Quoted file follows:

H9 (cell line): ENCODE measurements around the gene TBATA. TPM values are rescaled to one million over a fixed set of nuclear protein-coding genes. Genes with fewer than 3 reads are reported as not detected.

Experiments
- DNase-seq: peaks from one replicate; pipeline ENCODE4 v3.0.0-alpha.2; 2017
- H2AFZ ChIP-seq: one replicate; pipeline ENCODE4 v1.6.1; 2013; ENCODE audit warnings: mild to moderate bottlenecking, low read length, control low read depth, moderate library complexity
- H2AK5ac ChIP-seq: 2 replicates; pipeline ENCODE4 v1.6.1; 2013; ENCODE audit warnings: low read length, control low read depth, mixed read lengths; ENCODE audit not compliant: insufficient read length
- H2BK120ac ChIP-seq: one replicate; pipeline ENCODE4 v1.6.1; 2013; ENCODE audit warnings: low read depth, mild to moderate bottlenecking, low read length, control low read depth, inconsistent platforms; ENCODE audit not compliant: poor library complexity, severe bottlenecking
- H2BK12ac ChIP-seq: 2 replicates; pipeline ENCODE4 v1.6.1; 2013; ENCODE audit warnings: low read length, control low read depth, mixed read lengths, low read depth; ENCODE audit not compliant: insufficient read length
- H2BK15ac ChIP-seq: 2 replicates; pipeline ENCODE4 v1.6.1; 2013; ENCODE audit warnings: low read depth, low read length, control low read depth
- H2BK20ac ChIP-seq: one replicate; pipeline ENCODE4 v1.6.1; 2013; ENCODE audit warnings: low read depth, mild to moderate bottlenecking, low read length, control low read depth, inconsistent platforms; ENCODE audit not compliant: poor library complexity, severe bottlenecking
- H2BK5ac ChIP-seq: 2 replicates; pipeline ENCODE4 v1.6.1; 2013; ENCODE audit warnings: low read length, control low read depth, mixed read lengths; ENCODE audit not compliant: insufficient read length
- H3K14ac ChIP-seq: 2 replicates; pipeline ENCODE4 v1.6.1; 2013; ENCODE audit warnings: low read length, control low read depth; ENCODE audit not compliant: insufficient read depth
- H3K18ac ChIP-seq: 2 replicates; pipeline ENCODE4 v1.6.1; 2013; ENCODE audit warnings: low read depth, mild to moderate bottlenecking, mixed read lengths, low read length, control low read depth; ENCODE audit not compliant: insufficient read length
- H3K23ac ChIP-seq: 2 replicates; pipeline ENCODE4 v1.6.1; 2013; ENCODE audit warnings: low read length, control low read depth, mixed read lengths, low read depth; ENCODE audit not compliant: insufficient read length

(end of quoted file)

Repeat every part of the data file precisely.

H9 (cell line): ENCODE measurements around the gene TBATA. TPM values are rescaled to one million over a fixed set of nuclear protein-coding genes. Genes with fewer than 3 reads are reported as not detected.

Experiments
- DNase-seq: peaks from one replicate; pipeline ENCODE4 v3.0.0-alpha.2; 2017
- H2AFZ ChIP-seq: one replicate; pipeline ENCODE4 v1.6.1; 2013; ENCODE audit warnings: mild to moderate bottlenecking, low read length, control low read depth, moderate library complexity
- H2AK5ac ChIP-seq: 2 replicates; pipeline ENCODE4 v1.6.1; 2013; ENCODE audit warnings: low read length, control low read depth, mixed read lengths; ENCODE audit not compliant: insufficient read length
- H2BK120ac ChIP-seq: one replicate; pipeline ENCODE4 v1.6.1; 2013; ENCODE audit warnings: low read depth, mild to moderate bottlenecking, low read length, control low read depth, inconsistent platforms; ENCODE audit not compliant: poor library complexity, severe bottlenecking
- H2BK12ac ChIP-seq: 2 replicates; pipeline ENCODE4 v1.6.1; 2013; ENCODE audit warnings: low read length, control low read depth, mixed read lengths, low read depth; ENCODE audit not compliant: insufficient read length
- H2BK15ac ChIP-seq: 2 replicates; pipeline ENCODE4 v1.6.1; 2013; ENCODE audit warnings: low read depth, low read length, control low read depth
- H2BK20ac ChIP-seq: one replicate; pipeline ENCODE4 v1.6.1; 2013; ENCODE audit warnings: low read depth, mild to moderate bottlenecking, low read length, control low read depth, inconsistent platforms; ENCODE audit not compliant: poor library complexity, severe bottlenecking
- H2BK5ac ChIP-seq: 2 replicates; pipeline ENCODE4 v1.6.1; 2013; ENCODE audit warnings: low read length, control low read depth, mixed read lengths; ENCODE audit not compliant: insufficient read length
- H3K14ac ChIP-seq: 2 replicates; pipeline ENCODE4 v1.6.1; 2013; ENCODE audit warnings: low read length, control low read depth; ENCODE audit not compliant: insufficient read depth
- H3K18ac ChIP-seq: 2 replicates; pipeline ENCODE4 v1.6.1; 2013; ENCODE audit warnings: low read depth, mild to moderate bottlenecking, mixed read lengths, low read length, control low read depth; ENCODE audit not compliant: insufficient read length
- H3K23ac ChIP-seq: 2 replicates; pipeline ENCODE4 v1.6.1; 2013; ENCODE audit warnings: low read length, control low read depth, mixed read lengths, low read depth; ENCODE audit not compliant: insufficient read length